Yet the health of democracies is not judged by how well they meet the demands of the majority. After all, since ‘demos‘ ‘cratos‘ stands for the ‘power’ of the ‘people,’ in this political context, the power of the majority is easily met. The ultimate challenge is to acknowledge and ensure the rights of all its citizens, especially the rights of minorities that are most vulnerable to populist pressures. Rather than acting on this premise, Erdoğan instead set out to demonstrate and presumably reinstate his political power by publicly parading the populist majority. He planned two public ‘counter’ demonstrations manned by his AKP followers in Ankara on 15 June and in Istanbul on 16 June 2013. After meeting with some of the Gezi protestors, he also proposed that what will happen at the park to be determined through a ‘referendum,’ or a ‘plebiscite,’ both measures that would display the numerical strength of the majority.
Such display of political power is fickle. Erdoğan wants to get AKP followers on the streets this weekend in Ankara and Istanbul to demonstrate his political power. He may accomplish what he endeavors. Yet what takes place, albeit peaceful or not, could just as quickly undermine his current political hold. Such destabilization and ensuing polarization between pro and anti government forces would then lead Turkey down an uncertain, undemocratic path. It would be uncertain because Erdoğan would have played all his cards; it would be undemocratic because with no powerful political opposition in place, only two political actors would benefit from the ensuing melee, the radical political fringe or, more probably, the military. If there is a military intervention, Turkey would have to start the democratization process of removing the military from politics all over again. I still cannot believe that Prime Minister Erdoğan is willing to take such a risk, one that would undermine all that he and his followers have worked for in the last decade. And that is why I wanted to share my concerns with you.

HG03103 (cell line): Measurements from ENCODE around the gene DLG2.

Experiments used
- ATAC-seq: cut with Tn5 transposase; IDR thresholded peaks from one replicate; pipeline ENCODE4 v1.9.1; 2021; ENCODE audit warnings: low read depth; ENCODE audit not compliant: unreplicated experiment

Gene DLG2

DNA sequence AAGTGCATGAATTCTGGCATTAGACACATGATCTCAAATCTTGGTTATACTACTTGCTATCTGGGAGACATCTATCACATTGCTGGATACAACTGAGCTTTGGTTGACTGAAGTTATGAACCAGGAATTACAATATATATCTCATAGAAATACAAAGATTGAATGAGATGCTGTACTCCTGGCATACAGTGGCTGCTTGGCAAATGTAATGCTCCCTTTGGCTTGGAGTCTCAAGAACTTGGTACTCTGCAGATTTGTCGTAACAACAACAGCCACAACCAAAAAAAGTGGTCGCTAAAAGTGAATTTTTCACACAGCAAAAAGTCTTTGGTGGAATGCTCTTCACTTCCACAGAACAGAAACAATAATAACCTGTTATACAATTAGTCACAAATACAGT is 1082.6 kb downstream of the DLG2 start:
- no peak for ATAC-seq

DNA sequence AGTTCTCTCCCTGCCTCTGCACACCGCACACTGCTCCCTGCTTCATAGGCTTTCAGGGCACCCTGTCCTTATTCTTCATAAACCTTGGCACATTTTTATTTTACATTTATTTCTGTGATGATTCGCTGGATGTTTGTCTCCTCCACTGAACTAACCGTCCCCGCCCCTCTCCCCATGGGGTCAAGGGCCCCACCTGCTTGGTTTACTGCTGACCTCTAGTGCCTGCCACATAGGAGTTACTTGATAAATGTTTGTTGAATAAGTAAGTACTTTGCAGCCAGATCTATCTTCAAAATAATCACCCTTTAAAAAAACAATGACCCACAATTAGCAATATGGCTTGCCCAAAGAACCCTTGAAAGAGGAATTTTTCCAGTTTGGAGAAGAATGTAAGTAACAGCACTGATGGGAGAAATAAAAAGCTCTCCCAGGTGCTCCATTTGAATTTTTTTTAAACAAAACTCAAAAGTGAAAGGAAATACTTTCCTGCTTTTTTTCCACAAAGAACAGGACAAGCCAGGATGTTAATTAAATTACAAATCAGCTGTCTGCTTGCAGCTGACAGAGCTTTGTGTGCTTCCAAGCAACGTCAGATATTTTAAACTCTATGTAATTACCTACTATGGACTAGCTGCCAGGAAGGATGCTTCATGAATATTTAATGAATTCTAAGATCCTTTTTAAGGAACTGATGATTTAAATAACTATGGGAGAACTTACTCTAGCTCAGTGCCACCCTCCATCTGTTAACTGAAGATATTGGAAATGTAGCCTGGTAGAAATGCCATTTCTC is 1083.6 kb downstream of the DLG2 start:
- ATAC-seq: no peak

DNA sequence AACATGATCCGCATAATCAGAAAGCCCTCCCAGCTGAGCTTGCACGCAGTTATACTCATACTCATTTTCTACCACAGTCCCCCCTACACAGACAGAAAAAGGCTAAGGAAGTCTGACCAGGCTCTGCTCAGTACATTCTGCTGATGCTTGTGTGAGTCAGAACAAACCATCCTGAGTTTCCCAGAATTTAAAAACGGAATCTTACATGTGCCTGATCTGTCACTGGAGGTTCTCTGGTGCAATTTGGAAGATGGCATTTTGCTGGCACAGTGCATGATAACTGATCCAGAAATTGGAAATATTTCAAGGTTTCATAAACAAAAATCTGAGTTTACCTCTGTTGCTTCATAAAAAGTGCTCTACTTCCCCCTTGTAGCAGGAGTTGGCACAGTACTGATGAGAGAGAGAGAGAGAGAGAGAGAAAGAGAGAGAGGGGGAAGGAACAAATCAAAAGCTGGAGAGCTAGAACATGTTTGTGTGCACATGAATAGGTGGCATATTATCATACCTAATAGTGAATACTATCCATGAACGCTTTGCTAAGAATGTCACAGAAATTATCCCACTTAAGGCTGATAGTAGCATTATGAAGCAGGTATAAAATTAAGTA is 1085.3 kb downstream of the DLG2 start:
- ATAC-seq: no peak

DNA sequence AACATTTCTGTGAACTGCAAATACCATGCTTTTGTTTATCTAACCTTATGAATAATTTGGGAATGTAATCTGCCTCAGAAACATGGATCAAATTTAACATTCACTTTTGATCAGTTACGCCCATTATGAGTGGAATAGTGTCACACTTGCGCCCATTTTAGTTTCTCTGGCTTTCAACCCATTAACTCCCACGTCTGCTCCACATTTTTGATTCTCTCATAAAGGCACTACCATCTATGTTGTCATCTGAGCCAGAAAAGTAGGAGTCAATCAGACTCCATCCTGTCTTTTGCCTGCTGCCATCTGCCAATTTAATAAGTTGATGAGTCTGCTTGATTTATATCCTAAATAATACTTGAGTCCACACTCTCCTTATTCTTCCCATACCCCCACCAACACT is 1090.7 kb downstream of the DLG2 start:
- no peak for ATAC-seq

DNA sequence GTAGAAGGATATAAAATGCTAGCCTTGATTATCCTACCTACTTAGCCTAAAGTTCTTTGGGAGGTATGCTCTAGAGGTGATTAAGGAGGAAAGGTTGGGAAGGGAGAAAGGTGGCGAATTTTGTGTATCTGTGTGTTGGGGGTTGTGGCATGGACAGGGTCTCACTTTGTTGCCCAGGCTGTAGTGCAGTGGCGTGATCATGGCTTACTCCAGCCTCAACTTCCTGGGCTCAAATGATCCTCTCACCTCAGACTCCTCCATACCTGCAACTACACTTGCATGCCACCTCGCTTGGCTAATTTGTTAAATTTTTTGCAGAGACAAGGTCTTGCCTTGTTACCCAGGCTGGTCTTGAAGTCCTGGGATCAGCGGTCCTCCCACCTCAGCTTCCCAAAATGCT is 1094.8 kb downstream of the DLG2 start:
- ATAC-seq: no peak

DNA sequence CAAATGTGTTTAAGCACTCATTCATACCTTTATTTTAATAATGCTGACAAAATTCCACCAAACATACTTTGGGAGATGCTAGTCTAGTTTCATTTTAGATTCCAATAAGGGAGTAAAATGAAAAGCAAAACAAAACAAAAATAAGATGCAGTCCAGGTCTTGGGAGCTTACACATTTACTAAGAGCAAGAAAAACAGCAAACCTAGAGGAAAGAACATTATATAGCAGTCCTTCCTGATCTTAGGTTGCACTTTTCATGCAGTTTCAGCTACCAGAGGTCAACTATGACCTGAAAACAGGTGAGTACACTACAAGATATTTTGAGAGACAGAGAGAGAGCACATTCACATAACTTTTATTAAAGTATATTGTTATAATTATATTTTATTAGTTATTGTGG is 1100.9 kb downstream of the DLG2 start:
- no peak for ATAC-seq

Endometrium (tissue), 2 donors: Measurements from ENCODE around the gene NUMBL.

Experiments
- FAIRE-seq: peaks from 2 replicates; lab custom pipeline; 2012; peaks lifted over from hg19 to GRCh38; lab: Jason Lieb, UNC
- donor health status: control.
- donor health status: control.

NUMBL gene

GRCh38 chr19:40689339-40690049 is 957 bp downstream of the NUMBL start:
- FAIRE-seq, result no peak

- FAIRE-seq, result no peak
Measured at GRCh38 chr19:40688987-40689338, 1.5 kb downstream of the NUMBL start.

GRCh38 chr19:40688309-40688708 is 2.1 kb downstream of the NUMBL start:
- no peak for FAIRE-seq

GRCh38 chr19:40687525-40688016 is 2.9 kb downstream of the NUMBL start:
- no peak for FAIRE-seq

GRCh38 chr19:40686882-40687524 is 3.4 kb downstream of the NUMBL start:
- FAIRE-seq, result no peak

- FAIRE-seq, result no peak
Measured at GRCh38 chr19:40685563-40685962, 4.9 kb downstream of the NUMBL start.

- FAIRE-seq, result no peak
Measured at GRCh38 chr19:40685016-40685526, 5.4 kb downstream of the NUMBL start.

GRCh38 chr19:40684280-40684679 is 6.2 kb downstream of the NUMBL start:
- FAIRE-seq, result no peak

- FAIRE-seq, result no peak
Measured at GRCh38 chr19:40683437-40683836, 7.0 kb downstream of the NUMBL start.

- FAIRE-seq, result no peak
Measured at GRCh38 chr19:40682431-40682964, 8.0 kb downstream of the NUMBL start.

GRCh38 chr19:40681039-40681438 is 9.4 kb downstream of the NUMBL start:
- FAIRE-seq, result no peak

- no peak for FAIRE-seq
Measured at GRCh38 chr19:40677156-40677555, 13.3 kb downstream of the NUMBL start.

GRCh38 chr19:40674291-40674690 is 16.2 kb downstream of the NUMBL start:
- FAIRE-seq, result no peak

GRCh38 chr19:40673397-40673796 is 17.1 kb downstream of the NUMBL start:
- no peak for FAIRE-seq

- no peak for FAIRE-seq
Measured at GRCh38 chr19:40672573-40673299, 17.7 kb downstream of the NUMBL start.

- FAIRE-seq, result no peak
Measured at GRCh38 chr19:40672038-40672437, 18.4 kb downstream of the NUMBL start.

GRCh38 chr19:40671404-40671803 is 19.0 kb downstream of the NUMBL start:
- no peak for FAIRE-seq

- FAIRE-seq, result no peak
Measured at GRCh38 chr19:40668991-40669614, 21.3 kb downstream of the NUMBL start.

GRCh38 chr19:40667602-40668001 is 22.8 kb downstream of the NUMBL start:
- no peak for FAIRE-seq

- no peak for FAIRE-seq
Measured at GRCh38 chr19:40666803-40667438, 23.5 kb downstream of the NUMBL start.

Fatma Müge Göçek is a professor of sociology and women’s studies at the University of Michigan.